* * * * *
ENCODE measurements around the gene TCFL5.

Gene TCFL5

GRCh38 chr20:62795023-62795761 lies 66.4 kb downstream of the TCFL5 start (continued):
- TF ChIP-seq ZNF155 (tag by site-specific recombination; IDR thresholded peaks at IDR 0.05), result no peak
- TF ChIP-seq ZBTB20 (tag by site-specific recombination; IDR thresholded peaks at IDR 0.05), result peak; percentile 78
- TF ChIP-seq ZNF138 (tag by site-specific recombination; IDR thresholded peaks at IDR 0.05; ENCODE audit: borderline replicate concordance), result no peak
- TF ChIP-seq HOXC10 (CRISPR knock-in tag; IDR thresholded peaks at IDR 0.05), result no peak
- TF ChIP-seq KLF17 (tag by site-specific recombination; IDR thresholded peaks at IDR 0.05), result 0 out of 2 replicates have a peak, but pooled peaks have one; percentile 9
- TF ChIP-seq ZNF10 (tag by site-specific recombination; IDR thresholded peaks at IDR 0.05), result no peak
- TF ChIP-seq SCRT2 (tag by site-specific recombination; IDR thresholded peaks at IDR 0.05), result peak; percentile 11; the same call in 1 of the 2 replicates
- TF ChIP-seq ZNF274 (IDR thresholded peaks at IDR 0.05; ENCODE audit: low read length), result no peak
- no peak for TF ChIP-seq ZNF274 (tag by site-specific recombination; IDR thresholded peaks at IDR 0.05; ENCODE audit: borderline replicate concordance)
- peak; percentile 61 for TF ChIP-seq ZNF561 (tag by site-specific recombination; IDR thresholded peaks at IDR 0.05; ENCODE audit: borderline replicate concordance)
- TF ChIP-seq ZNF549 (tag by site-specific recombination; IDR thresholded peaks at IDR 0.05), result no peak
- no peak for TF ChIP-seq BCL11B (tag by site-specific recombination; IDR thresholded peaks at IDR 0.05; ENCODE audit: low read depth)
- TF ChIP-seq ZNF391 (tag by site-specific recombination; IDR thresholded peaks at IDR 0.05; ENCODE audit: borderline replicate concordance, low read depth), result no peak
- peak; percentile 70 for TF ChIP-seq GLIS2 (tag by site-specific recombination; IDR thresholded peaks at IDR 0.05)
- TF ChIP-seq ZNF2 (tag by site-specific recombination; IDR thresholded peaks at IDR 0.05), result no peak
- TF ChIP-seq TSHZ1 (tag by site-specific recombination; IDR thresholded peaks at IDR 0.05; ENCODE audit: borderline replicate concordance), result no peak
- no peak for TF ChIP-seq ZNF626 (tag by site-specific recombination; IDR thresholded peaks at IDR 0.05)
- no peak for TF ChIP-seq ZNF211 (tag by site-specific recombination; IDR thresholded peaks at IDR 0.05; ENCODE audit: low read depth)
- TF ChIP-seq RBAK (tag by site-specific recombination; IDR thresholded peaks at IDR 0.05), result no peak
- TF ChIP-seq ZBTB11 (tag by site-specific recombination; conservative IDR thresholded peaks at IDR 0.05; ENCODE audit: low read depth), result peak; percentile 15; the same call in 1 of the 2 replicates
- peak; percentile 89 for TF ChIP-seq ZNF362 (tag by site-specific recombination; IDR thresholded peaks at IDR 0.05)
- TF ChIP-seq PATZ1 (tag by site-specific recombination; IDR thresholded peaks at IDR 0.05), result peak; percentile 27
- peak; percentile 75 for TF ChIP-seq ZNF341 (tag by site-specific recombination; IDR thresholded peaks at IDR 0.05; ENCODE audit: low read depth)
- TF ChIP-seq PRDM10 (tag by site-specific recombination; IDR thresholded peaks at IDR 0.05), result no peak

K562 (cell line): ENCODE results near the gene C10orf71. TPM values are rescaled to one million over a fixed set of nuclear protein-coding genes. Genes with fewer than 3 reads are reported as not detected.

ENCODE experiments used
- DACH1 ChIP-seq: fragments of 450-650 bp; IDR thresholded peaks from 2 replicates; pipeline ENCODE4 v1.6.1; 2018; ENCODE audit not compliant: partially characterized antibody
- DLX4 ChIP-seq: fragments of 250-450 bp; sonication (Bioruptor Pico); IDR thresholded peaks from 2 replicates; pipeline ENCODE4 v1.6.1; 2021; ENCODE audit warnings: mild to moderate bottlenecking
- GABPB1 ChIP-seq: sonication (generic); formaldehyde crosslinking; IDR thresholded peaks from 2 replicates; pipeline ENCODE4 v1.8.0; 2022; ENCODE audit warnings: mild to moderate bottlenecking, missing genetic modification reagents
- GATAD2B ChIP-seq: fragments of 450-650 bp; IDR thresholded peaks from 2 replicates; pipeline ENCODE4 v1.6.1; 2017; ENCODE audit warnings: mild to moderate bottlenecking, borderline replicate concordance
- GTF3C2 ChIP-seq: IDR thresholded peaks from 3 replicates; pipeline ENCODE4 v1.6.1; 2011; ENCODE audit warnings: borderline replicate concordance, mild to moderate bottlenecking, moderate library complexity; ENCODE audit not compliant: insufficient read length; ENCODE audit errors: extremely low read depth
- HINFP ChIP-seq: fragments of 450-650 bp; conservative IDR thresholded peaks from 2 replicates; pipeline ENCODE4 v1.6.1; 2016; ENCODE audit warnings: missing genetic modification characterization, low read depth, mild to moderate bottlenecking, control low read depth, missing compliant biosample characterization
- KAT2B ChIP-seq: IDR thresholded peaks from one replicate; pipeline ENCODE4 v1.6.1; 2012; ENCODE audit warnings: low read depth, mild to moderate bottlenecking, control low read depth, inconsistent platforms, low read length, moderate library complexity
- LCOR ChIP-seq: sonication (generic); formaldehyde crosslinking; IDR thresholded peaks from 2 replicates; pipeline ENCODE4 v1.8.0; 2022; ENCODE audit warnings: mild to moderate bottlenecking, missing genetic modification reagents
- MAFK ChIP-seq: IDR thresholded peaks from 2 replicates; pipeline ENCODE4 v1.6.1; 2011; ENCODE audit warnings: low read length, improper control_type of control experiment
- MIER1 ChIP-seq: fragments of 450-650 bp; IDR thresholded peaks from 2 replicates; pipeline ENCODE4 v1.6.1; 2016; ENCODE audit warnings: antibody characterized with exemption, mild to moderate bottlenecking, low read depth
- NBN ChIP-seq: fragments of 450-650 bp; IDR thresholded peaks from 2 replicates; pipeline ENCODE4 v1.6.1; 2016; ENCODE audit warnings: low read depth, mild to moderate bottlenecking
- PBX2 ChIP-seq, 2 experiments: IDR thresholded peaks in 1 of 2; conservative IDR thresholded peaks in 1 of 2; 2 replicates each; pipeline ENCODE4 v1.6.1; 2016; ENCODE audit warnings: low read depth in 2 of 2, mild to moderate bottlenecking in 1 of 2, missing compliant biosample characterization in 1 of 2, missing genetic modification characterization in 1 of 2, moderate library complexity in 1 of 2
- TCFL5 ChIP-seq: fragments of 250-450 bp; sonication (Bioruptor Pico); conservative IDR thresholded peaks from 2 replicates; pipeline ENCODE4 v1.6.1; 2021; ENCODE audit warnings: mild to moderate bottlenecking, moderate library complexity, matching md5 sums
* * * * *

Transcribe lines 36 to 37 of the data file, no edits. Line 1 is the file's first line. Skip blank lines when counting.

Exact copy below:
- KAT2B ChIP-seq: IDR thresholded peaks from one replicate; pipeline ENCODE4 v1.6.1; 2012; ENCODE audit warnings: low read depth, mild to moderate bottlenecking, control low read depth, inconsistent platforms, low read length, moderate library complexity
- LCOR ChIP-seq: sonication (generic); formaldehyde crosslinking; IDR thresholded peaks from 2 replicates; pipeline ENCODE4 v1.8.0; 2022; ENCODE audit warnings: mild to moderate bottlenecking, missing genetic modification reagents